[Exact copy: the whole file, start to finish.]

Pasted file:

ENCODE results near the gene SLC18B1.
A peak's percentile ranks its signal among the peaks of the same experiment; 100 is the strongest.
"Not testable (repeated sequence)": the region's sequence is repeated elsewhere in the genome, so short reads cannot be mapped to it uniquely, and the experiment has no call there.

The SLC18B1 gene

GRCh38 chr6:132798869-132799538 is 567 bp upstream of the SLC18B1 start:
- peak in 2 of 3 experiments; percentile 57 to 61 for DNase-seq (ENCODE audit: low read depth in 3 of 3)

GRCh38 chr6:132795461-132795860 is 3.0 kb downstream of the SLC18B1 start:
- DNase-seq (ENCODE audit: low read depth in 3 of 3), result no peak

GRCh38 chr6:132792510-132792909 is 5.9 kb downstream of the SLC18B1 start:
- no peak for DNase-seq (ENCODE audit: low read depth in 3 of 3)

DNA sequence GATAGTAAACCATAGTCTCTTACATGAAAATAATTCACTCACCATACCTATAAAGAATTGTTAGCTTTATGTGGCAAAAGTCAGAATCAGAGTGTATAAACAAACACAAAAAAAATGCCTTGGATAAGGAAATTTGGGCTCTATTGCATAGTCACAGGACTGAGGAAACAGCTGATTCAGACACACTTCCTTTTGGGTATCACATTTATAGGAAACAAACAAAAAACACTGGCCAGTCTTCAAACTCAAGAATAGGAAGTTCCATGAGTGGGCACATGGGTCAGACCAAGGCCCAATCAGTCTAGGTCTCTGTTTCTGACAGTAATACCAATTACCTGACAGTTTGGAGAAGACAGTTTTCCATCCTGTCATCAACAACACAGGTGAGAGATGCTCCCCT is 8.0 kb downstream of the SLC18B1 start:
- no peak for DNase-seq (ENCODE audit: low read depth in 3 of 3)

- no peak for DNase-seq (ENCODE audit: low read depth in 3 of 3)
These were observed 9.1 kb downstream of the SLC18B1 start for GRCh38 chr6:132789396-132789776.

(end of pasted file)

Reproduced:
ENCODE results near the gene SLC18B1.
A peak's percentile ranks its signal among the peaks of the same experiment; 100 is the strongest.
"Not testable (repeated sequence)": the region's sequence is repeated elsewhere in the genome, so short reads cannot be mapped to it uniquely, and the experiment has no call there.

The SLC18B1 gene

GRCh38 chr6:132798869-132799538 is 567 bp upstream of the SLC18B1 start:
- peak in 2 of 3 experiments; percentile 57 to 61 for DNase-seq (ENCODE audit: low read depth in 3 of 3)

GRCh38 chr6:132795461-132795860 is 3.0 kb downstream of the SLC18B1 start:
- DNase-seq (ENCODE audit: low read depth in 3 of 3), result no peak

GRCh38 chr6:132792510-132792909 is 5.9 kb downstream of the SLC18B1 start:
- no peak for DNase-seq (ENCODE audit: low read depth in 3 of 3)

DNA sequence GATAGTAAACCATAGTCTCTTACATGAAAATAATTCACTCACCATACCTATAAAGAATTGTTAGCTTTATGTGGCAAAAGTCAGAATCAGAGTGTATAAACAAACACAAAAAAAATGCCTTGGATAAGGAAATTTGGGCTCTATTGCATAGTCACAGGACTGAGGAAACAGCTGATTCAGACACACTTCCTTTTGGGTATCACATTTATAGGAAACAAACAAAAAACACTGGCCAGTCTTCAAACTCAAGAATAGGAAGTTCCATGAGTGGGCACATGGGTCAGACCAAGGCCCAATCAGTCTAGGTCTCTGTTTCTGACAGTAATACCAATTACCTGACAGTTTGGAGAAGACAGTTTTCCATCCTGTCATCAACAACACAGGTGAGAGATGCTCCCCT is 8.0 kb downstream of the SLC18B1 start:
- no peak for DNase-seq (ENCODE audit: low read depth in 3 of 3)

- no peak for DNase-seq (ENCODE audit: low read depth in 3 of 3)
These were observed 9.1 kb downstream of the SLC18B1 start for GRCh38 chr6:132789396-132789776.